This distillery in Dorset is making vodka out of milk

Dorset-based company Black Cow Vodka have come up with a remarkable way to create a spirit made entirely from milk. Want to know how it’s done (and what it actually tastes like)? Find out how founder Jason Barber made the transition from dairy to distilling.

This distillery in Dorset is making vodka out of milk

The story…

What do cheese and vodka have in common? The answer: milk.

Confused?

Yes, Dorset-based dairy farmer Jason Barber is making vodka entirely from the milk produced by his grass-fed cows. It all started back in 2012. Jason and co-founder Paul Archard had been making cider in their spare time for fun, but it wasn’t until a friend of theirs told them you can pretty much make vodka out of anything when the idea really took hold. Three years later, after a lot of trial and error, the world’s first milk vodka was born.

Dairy farming has run in Jason’s family for over 300 years, so it came as a surprise to friends and family when he announced he wanted to redirect his efforts towards spirit-making. He recognised a need to diversify away from dairy farming and – although slightly unorthodox – became hooked on the idea of making vodka from milk.

At the same time, he unlocked a truly innovative way of making both businesses more sustainable. One of the biggest issues with cheesemaking is leftover whey, a by-product that would otherwise go to waste. It’s this leftover whey that gets transported to The Black Cow Distillery in West Dorset where it is then fermented, distilled, and triple-filtered to create a smooth-tasting spirit. 

How’s it done?

Once the milk has been collected from his 250-herd of grass-fed cows, it gets separated into curds and whey. The former is used to make the Barber’s Vintage Cheddar while the whey is carted to the distillery to make a very unique vodka.

The whey is then stripped of the cream to leave behind pure sugar, before a special yeast is added to convert the sugar into alcohol. This liquid is then triple-distilled in copper to remove any sulphates, blended (this part’s a secret) and filtered to create a super smooth-tasting spirit.

20 litres of whey are required to make about 1 litre of vodka – that’s a lot of whey, but a much better use of a product that would otherwise go to landfill.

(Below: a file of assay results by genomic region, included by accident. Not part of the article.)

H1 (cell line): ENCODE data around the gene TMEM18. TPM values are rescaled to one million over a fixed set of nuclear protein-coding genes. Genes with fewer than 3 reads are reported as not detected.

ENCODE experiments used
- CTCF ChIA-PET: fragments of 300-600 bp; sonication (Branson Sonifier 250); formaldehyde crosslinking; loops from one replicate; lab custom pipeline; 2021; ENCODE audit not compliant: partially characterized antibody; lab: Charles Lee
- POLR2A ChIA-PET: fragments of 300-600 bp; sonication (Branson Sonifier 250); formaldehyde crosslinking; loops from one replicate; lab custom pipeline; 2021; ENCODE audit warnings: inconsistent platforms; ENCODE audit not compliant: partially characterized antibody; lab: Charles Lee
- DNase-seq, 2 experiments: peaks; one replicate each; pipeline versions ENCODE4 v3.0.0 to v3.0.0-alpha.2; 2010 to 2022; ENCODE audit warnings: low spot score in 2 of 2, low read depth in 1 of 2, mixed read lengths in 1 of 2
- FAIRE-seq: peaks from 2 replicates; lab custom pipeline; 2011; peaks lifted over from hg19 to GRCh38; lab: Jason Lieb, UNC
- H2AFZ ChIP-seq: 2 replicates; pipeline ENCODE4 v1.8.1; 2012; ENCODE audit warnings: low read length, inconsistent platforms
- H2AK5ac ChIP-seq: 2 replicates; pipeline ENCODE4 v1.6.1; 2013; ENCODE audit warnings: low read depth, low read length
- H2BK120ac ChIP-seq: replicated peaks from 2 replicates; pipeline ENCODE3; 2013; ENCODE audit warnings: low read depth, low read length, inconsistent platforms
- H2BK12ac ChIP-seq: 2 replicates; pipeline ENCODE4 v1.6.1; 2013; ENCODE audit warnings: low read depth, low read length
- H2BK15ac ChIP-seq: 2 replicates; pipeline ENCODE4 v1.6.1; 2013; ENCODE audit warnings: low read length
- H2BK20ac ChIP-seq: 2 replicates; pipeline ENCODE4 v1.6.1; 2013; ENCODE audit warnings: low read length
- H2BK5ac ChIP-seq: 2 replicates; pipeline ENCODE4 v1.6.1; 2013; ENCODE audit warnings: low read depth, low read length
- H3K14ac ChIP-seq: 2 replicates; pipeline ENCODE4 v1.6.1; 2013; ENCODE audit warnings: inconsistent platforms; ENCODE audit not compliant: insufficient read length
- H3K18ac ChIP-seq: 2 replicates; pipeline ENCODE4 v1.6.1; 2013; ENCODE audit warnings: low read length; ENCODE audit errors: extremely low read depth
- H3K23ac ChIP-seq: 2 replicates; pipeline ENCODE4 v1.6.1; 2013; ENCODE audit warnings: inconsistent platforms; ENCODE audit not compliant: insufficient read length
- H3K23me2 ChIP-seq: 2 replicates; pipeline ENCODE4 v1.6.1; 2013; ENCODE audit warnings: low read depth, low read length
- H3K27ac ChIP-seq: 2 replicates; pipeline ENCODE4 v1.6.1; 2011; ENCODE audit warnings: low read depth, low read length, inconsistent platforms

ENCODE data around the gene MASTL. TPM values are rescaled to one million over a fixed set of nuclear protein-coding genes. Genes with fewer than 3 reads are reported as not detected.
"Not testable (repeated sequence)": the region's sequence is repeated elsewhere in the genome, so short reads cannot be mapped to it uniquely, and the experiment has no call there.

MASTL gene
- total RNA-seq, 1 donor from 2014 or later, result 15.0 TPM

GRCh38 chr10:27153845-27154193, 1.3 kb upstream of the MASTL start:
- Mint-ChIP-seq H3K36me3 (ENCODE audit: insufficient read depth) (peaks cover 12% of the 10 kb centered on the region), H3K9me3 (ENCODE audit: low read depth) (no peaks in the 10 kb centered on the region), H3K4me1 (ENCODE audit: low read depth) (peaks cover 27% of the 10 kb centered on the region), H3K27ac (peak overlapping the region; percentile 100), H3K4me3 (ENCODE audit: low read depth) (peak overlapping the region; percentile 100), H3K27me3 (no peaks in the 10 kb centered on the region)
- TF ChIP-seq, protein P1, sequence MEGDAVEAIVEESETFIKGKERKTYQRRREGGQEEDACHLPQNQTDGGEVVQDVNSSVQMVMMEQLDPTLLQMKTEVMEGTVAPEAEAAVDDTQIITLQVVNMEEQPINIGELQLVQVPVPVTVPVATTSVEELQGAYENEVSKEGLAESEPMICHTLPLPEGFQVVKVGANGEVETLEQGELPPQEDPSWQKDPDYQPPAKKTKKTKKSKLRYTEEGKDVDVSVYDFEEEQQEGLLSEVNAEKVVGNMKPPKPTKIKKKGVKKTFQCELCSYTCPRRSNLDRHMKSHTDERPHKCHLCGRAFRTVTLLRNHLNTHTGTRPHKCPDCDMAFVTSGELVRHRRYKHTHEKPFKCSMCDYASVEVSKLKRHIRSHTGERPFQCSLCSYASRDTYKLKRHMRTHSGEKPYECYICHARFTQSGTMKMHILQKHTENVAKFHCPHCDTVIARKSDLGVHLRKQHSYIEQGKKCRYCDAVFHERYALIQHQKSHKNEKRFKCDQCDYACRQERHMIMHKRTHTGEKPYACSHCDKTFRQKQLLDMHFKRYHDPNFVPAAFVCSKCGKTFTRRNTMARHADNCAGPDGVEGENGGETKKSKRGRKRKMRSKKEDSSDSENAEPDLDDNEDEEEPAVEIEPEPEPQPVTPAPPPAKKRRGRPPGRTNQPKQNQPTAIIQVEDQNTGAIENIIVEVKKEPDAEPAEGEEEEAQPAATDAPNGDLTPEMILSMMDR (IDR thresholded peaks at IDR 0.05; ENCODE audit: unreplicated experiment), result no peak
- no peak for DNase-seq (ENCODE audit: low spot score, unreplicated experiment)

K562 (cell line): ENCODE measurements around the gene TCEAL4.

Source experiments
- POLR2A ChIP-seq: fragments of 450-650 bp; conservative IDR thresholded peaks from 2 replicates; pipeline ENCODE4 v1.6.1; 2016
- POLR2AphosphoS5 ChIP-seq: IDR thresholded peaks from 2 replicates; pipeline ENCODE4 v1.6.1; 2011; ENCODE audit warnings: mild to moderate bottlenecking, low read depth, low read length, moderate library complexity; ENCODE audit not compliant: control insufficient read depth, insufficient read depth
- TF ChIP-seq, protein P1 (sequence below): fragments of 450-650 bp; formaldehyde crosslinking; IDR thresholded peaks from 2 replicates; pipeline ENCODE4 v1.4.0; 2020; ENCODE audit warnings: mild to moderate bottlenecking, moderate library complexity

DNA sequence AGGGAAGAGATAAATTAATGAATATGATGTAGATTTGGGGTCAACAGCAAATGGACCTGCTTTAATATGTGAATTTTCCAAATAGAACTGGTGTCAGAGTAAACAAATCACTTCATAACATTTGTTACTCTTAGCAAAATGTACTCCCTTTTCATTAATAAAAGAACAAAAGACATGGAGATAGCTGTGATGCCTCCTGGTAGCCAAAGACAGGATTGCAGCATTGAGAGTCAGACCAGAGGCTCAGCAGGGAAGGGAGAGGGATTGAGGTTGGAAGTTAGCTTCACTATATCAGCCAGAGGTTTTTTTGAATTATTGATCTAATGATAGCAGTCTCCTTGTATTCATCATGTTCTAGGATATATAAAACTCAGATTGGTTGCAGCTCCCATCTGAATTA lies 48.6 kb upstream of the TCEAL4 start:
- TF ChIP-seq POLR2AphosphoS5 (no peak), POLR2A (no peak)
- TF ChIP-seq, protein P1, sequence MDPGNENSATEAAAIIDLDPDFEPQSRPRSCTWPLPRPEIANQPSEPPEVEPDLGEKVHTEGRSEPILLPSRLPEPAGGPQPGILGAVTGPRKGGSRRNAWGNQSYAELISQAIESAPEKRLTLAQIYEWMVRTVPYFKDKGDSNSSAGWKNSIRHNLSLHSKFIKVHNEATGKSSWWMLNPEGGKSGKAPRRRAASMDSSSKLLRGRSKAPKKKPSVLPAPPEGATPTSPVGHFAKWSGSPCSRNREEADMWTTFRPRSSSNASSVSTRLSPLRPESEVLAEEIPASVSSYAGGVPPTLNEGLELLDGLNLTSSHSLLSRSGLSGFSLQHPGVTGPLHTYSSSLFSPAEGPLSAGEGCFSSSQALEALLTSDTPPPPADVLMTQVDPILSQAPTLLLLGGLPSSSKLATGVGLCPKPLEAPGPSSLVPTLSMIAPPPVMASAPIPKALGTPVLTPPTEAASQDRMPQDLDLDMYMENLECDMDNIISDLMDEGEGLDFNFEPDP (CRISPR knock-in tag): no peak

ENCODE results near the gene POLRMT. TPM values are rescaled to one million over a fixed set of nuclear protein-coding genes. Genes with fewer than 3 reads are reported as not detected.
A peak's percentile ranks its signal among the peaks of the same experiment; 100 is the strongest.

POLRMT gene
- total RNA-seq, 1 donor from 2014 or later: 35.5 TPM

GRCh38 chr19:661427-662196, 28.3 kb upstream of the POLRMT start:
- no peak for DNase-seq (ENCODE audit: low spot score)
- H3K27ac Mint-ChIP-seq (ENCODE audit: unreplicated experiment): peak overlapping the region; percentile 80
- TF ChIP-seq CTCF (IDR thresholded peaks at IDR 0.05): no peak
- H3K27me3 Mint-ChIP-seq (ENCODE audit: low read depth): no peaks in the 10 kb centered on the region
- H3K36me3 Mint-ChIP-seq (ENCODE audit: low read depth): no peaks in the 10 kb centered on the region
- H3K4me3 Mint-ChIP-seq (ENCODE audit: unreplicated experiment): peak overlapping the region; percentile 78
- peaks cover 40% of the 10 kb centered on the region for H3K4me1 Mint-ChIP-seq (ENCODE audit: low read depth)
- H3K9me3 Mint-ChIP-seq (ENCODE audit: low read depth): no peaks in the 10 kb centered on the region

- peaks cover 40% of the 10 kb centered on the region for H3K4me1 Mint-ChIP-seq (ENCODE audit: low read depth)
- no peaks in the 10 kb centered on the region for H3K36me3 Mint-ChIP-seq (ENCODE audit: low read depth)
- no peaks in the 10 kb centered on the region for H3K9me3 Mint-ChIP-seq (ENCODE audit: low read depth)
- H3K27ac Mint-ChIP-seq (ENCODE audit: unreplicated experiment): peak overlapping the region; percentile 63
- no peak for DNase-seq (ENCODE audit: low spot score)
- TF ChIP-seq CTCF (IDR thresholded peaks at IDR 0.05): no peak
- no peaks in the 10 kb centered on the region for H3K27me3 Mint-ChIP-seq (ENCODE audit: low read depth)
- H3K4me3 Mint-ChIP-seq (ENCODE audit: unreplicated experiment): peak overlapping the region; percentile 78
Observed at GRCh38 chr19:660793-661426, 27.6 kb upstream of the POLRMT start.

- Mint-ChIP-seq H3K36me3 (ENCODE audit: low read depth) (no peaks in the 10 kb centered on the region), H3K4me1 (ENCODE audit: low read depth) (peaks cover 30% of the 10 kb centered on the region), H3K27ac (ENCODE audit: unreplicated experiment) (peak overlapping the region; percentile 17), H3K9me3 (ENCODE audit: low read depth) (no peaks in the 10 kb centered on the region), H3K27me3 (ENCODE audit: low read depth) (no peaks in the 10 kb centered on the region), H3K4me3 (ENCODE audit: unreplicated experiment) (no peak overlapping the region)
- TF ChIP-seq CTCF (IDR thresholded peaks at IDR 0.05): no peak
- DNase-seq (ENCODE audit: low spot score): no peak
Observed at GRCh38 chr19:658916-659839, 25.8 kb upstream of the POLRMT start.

What does the world’s first milk vodka taste like?

You know that burning sensation you get at the back of your throat when you drink straight spirit? Black Cow Vodka doesn’t give you that. It’s undeniably smooth and has a full-bodied, almost creamy texture – it has to be sipped to be understood.

Even those who are lactose-intolerant can drink it because all the sugars from the milk have been converted to alcohol.

What’s the best way to drink it?

Because the vodka is so smooth, it’s well worth enjoying straight over ice to really understand what makes the spirit so special.

Or, for a special occasion, it makes a fantastic addition to an espresso martini. Simply mix one part each of good-quality espresso coffee, Black Cow Vodka and maple syrup, shake well and pour for a creamy, frothy, fabulous after-hours tipple.

Can you visit the distillery?

The Black Cow Distillery is a 13th-century manor in the beautiful countryside of West Dorset. What makes the distillery extra special though, is its stylish bar and kitchen where the public can book onto two tours: a distillery visit (1 hour) or a distillery experience with lunch (3 hours).

On the shorter tour, you’ll get to see exactly how a distillery works, sample the vodka and sip on a cocktail or two – all before noon! Or, make a day of it and opt for the distillery experience which includes a tour, cocktail-making class and ends with a sensational three-course lunch.

From cheese to vodka… What’s next for Black Cow? 

Jumping on the trend for pink drinks – if you don’t know what we’re talking about, we’ve written an entire guide on the best pink gins – Black Cow have also released their rosy-hued English Strawberries Vodka. It’s made using ‘ugly’ strawberries that would otherwise go to waste (scoring extra sustainable points) and has a delicate, natural flavour.

Other than that, who knows what daring (or dairy) ideas Black Cow have in store. But if it’s anywhere near as good as their marvellous milk vodka, there’s no telling where this tipple will take them.

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